Background: In San Francisco, men who have sex with men (MSM) have historically comprised 90% of the HIV epidemic. It has been suggested that given the ongoing HIV transmission among this population, there is the possibility of a high-level endemic of HIV into the future. We report on the possibility of another phase in the HIV epidemic among MSM in San Francisco.
Methods: Behavioral surveillance systems monitor HIV prevalence, HIV incidence, and behaviors among populations at high risk for HIV infection. Among MSM, time-location sampling is used to obtain samples for standardized behavioral surveys, HIV-antibody and incidence testing. We analyzed National HIV Behavioral Surveillance data from MSM sampled in 2004, 2008, and 2011.
Results: Three hundred eighty-six, 521, and 510 MSM were enrolled in each of the waves. Only slight changes were seen in demographics over time. We detected significant declines in unrecognized HIV infection and methamphetamine use, a significant increase in HIV testing in the past 6 months, and no changes in HIV prevalence, history of gonorrhea infection, or having multiple sex partners. Among HIV-infected men, current antiretroviral treatment (ART) use seems to have risen from 2008 to 2011.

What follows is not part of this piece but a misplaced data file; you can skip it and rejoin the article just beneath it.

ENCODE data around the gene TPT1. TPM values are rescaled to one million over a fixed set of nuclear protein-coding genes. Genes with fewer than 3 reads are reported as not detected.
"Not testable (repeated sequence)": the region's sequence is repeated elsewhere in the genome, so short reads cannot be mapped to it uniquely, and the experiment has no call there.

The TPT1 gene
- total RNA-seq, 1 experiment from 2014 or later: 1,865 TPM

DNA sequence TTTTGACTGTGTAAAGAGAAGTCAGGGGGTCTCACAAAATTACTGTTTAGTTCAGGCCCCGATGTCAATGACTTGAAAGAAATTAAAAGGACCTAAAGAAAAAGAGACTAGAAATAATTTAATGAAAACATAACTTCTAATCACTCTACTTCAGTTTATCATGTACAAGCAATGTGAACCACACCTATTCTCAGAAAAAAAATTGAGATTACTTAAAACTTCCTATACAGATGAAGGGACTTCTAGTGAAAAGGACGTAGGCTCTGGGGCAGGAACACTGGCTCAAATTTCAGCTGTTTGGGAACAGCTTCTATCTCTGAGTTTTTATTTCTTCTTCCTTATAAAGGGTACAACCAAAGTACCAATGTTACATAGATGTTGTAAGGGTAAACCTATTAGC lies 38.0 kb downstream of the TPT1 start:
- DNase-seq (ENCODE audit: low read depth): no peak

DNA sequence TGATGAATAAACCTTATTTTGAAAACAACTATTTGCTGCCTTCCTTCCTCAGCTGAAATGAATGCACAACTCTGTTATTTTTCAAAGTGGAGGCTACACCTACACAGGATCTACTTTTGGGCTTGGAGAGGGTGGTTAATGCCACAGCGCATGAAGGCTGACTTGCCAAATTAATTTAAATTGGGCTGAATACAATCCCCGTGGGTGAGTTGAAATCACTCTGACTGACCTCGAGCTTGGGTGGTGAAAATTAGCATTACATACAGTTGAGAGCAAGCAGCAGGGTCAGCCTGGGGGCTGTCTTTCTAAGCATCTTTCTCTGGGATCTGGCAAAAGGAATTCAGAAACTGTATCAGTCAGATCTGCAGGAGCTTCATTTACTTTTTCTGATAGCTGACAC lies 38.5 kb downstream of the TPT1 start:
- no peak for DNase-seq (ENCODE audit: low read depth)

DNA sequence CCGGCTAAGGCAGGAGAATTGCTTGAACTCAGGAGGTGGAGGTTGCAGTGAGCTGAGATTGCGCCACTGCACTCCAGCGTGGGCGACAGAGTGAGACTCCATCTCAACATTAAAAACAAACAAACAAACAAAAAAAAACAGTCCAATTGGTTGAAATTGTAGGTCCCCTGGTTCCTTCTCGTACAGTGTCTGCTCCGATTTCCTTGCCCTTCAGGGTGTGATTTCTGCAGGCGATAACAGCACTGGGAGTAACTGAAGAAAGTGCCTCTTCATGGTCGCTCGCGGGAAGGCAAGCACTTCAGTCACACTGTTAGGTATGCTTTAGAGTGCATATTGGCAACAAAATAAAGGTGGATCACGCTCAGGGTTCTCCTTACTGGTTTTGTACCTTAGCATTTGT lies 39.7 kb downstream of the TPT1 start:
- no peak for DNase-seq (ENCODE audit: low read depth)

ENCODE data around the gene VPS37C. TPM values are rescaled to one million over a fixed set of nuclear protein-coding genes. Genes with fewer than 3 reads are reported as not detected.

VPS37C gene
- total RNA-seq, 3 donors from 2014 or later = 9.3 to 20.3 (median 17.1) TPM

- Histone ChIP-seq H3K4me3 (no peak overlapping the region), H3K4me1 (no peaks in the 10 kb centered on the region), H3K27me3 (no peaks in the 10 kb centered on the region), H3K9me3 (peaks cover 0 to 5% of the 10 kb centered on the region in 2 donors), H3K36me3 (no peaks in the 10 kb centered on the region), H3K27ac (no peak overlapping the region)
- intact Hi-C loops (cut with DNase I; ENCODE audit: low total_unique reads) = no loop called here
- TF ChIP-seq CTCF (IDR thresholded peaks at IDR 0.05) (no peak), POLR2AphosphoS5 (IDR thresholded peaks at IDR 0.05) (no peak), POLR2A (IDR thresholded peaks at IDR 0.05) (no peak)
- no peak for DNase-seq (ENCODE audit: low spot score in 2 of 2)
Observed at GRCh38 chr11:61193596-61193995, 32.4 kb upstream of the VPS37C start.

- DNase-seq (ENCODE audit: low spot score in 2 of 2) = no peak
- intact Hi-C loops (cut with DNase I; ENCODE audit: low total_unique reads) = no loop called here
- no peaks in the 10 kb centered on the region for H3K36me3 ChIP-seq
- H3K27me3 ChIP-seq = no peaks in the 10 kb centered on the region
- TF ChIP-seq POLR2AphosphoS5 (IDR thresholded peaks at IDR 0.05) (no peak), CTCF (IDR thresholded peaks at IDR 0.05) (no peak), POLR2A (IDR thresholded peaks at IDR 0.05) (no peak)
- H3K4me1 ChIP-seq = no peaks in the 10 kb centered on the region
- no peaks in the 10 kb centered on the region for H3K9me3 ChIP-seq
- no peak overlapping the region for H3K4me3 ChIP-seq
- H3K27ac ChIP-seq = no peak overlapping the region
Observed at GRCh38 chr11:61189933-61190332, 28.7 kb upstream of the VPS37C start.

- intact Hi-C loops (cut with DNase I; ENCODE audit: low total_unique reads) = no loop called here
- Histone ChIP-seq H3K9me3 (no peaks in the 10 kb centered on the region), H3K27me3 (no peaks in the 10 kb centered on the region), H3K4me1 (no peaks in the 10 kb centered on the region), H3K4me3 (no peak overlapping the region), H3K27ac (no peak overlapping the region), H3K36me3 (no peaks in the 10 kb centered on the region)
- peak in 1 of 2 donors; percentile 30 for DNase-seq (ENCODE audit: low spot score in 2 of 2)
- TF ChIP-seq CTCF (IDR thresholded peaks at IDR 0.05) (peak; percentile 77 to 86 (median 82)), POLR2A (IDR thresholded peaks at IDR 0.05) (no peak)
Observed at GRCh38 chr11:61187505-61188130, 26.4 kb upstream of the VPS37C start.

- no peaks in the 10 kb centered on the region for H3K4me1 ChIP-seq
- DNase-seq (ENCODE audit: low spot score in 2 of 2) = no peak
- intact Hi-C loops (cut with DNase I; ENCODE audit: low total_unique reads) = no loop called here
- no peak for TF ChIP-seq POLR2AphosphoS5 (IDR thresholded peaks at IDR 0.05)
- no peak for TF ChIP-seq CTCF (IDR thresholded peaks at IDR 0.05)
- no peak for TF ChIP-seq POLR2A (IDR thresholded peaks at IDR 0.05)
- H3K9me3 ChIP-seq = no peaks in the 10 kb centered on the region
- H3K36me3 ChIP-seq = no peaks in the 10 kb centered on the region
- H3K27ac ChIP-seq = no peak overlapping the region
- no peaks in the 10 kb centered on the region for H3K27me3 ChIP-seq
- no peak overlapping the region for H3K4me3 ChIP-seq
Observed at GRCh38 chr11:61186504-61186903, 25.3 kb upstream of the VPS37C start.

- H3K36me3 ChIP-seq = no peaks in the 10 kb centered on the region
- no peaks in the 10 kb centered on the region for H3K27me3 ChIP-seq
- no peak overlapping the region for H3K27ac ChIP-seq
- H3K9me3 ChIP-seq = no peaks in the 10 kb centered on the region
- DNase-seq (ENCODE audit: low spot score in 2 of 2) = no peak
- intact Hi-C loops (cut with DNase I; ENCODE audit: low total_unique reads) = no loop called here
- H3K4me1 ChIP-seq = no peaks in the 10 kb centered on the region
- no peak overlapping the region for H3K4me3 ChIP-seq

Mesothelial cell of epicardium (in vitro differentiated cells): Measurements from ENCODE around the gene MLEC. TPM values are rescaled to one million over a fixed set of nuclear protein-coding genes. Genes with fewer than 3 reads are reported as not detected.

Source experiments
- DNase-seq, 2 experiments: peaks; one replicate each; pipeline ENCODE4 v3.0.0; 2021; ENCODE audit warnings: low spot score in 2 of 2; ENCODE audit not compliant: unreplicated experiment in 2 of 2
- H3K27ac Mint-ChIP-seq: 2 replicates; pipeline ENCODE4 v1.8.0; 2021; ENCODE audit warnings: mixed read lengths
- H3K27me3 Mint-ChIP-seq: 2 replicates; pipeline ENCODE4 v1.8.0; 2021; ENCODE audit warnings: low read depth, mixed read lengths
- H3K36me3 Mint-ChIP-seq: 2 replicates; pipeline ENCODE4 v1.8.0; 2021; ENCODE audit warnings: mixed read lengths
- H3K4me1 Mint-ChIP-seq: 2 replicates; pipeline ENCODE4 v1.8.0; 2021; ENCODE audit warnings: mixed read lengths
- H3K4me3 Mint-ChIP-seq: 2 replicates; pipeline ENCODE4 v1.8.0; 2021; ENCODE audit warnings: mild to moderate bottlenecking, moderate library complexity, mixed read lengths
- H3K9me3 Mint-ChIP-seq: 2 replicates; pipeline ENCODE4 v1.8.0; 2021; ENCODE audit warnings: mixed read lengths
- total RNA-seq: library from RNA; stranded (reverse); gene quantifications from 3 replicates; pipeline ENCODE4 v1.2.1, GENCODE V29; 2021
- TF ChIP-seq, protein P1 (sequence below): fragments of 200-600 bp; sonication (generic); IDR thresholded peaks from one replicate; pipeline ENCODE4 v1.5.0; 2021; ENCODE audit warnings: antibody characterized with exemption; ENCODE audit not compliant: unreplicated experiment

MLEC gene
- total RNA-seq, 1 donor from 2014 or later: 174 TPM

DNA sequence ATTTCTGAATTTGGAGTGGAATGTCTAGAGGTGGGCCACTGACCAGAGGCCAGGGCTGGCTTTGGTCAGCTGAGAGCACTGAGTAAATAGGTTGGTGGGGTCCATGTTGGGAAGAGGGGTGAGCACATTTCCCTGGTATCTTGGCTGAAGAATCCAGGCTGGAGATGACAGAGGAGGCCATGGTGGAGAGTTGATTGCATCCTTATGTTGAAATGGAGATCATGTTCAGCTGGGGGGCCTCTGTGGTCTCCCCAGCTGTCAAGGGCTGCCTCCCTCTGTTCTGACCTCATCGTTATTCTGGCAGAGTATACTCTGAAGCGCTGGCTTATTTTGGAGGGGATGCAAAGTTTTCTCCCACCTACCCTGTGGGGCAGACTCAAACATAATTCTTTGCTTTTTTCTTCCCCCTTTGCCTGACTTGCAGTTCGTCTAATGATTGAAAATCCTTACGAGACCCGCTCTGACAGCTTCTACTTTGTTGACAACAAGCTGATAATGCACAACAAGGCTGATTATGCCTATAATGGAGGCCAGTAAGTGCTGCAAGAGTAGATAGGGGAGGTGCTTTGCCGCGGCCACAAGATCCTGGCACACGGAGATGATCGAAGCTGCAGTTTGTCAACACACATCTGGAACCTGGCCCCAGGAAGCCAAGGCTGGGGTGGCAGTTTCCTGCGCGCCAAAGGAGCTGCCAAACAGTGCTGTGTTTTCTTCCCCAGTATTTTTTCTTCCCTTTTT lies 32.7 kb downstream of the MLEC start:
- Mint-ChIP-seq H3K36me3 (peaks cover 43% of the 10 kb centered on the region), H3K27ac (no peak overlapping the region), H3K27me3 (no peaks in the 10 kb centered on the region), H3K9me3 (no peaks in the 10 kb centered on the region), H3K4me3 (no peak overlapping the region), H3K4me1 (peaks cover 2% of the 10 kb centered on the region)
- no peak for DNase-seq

Conclusions: The trends of the last 7 years point to stable HIV prevalence as rising ART coverage results in improving survival coupled with decreasing incidence as ART use achieves viral load suppression at levels more than sufficient to offset ongoing sexual risk behavior. "Treatment as prevention" may be occurring among MSM in San Francisco.